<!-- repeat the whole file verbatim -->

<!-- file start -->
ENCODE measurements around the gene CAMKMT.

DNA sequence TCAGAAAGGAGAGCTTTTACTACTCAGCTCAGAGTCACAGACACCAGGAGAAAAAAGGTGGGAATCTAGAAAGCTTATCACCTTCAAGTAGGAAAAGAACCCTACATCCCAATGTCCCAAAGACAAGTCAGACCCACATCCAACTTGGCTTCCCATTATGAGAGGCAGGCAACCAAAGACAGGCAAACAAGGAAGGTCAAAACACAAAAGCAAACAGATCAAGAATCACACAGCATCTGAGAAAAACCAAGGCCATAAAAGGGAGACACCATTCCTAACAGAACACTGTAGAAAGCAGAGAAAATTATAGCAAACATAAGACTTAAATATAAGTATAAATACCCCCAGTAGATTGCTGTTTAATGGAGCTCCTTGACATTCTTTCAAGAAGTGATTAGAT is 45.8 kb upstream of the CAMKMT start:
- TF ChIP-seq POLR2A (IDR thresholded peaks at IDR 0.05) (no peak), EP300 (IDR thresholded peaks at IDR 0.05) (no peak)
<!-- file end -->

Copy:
ENCODE measurements around the gene CAMKMT.

DNA sequence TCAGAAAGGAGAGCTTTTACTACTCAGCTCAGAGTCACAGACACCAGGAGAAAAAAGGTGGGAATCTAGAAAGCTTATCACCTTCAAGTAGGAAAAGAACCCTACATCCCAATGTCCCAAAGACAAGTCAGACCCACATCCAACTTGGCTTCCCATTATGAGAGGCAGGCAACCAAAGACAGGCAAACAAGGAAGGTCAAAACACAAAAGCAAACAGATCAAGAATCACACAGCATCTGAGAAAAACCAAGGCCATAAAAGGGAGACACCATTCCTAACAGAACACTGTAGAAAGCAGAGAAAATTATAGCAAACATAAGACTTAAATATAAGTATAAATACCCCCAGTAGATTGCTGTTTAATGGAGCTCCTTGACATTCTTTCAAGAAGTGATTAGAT is 45.8 kb upstream of the CAMKMT start:
- TF ChIP-seq POLR2A (IDR thresholded peaks at IDR 0.05) (no peak), EP300 (IDR thresholded peaks at IDR 0.05) (no peak)